WikiTree Network Corner Cases

+12 votes

Eva and Bernard asked some good clarification questions about my last post "WikITree Network Defined". Specifically, what do my networks look like for complicated cases, like re-marriages and half-siblings and how do distance measurements compare between these networks. I've compiled a new post to cover this Q&A:

WikiTree profile: Space:100_Circles
in The Tree House by Shawn Ligocki G2G6 Mach 1 (16.7k points)

3 Answers

+4 votes

I'll just quickly answer to  the first bit about the Person Network: yes it mirrors the way the connection finder works.

I have a nice case of serial monogamy, which results in a few half-siblings - one step apart in the connection finder - and a few step siblings from either end of the chain - two steps apart in the connection finder. Like this: AS is a brother of AG who is a brother of NG.

* The Connection Finder counts individuals as siblings when they have at least one parent in common. (One parent or two does not matter for the CF).
* The Connection Finder counts marriages when a spousal relationship between two profiles has been entered in the WikiTree database. It's a yes or no, no shades of gray or "it's complicated"

The WikiTree database does not have a separate (redundant) field for a sibling relation. (Imaginably there could be one, but that's not economic, is it?) At least one parent is needed to show people as siblings. If there is only the one shared parent this is not marked specially. If one of the sibling profiles has two parents it shows up as (half), as it does when both have two parents but only one of them is shared.

The Connection Finder ignores the "half" aspect but bases it's one-step sibling relationship on having a common parent.

by Eva Ekeblad G2G6 Pilot (432k points)

So the Bipartite Network models the genetic network, expanded to include the biblical marriage "For this cause shall a man leave father and mother and shall cleave to his wife, and the two shall be one flesh" and extending it to non-married relationships resulting in children :-)

As for the Family Network, yes, I think I understand how it works. It's getting to be an abstraction out of the Wiki-Tree database, fairly different from the abstraction the Connection Finder makes. It is going to be interesting to see what comes out of it.
Haha, yes. I should have called these the Flesh nodes :)
+4 votes
Why do we care about eliminating cliques, if the cliques are real?
by Jonathan Crawford G2G6 Pilot (103k points)
Yeah, that's a good question. Certainly most families are cliques (both I in the Person Network and even in the non-Jargon sense of the word)! However that does not mean that every network model has to have mathematical cliques. That is what I want for my Family Network. Note that it is possible to have cliques even in my Family Network, but it would only happen in strange situations like a person marrying their own aunt/uncle. Specifically, I am trying to avoid these sorts of "automatic" cliques. Where every time a person remarries it automatically forms a clique. Why do I care so much? I think it will make it easier for me to untangle this web and interpret the WikiTree Network more clearly ... but perhaps I am throwing away useful information ... only time will tell :)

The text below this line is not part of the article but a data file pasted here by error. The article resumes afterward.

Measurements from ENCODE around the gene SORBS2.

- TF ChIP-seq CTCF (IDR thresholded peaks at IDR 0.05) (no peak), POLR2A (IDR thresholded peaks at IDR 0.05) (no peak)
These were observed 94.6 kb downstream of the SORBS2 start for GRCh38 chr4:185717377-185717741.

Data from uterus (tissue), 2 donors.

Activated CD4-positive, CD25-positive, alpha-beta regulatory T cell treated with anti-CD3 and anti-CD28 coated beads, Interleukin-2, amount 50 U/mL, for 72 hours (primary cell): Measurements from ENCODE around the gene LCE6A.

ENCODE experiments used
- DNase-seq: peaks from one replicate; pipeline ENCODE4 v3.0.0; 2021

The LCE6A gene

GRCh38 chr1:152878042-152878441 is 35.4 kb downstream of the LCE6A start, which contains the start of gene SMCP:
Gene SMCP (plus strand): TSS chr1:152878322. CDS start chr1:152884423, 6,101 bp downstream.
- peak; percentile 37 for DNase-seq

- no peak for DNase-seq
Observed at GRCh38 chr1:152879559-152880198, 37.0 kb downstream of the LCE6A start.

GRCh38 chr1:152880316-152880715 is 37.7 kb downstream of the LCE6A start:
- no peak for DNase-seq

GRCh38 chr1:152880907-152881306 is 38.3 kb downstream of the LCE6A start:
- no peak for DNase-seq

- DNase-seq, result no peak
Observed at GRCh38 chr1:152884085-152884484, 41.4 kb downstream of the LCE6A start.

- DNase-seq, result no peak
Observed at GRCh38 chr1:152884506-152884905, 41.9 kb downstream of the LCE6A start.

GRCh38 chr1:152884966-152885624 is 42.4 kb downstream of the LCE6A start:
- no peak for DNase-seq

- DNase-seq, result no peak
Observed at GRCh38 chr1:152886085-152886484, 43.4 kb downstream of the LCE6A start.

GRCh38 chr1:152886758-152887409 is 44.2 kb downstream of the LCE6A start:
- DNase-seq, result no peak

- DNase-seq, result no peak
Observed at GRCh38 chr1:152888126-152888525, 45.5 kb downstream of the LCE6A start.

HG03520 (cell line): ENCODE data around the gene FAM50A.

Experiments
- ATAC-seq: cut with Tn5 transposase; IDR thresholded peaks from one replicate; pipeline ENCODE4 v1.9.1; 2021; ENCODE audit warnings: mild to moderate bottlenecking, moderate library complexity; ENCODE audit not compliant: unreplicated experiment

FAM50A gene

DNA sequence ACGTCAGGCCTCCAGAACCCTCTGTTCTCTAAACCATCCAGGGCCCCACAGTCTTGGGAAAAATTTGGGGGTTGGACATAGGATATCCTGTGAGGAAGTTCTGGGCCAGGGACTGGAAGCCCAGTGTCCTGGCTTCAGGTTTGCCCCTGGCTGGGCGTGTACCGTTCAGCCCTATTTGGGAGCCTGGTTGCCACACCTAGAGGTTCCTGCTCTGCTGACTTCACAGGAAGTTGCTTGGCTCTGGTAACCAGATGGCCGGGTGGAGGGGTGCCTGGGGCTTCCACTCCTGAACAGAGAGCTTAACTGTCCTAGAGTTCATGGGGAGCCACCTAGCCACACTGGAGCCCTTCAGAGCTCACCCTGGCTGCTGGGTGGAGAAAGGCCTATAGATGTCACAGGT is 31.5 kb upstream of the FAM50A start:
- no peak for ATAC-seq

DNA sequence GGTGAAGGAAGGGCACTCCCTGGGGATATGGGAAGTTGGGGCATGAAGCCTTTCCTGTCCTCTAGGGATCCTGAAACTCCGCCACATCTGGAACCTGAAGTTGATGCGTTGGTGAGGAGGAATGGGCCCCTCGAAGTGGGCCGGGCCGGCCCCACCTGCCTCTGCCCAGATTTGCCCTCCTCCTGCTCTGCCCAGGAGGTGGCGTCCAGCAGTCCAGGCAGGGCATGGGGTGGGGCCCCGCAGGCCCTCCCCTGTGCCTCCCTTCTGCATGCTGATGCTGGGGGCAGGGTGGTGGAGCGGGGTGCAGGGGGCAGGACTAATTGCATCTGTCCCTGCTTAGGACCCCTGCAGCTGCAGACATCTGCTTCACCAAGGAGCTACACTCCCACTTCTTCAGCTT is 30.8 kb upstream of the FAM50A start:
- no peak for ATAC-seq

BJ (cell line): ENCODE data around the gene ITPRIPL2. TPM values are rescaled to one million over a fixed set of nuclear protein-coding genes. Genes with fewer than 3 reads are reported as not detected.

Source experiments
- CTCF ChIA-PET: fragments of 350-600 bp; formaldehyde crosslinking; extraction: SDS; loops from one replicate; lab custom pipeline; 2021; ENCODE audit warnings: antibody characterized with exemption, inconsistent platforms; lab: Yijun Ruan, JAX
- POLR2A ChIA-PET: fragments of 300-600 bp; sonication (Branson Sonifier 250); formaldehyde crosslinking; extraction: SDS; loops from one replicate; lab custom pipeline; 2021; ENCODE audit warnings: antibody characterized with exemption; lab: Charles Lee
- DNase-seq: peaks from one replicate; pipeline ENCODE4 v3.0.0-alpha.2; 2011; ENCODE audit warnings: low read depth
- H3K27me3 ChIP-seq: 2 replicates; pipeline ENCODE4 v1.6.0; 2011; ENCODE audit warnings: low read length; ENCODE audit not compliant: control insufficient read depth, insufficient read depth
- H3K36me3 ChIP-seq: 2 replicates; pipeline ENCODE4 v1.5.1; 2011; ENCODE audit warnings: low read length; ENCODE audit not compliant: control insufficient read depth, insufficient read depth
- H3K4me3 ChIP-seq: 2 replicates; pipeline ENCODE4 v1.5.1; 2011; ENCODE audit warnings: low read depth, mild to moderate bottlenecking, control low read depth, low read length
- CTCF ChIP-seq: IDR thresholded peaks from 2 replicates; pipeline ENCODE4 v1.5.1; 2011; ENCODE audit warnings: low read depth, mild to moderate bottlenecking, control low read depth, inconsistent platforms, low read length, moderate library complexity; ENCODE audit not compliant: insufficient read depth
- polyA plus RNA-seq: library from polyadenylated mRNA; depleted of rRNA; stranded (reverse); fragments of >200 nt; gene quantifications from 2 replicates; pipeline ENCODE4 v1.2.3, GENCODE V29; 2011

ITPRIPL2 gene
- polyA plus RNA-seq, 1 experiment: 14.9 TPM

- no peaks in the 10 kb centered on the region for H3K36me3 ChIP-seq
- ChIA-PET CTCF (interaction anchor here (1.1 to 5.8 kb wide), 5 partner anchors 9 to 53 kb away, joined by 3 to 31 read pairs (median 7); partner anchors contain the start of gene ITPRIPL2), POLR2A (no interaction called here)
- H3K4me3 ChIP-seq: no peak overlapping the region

Shawn, did you create an illustration of the Brigham Young clique?  I'd be interested to see what it looks like.

Clique 56

Here you go :/

Thank you!

I love it!  Seeing it--even, of course, just a theoretical representation--really adds to my understanding.

Shawn, it's late here but I drop this idea, maybe it does not fly at all, but let's try.

Define P-Node (Parent Node) as the set of one person X and all her/his children (0+)

The P-Nodes of  X and Y are merged iff X and Y are spouses AND the set of their children are equal. In this general case they have the same structure as your famly Nodes.

All the corner cases seem to boil down to have P-Nodes with a single parent, sharing only a part of their children, hence not merged

Put an edge between two single-parent P-Nodes if they have at least one common child and/or if they are spouses.

Et voilà.

Seems to me from my scribblings that does not create more nodes than your Family Node model.

Siblings are grouped in the node(s) of their respective parents in all cases, hence neither artificial distance nor useless clique. Brigham Young sits in a big single parent P-Node with his many children, each of his wives in their own, and only 56 links.

I'll let you make a beautiful drawing of this.

+3 votes

Not sure about the usual meaning of "corner case", but I just checked in the two first circles of Jean Joseph. Among people who ever married, over 20% had multiple marriages. Is that considered "corner"? Think about a corner territory in a Go game covering 20% of the board. That's a BIG corner.wink

by Bernard Vatant G2G6 Mach 5 (56.0k points)
Heh, yeah. Calling them corner cases may be misleading, I agree. These are the complicated cases where slight implementation details will cause different interpretations ... but that doesn't have quite the same ring to it :/

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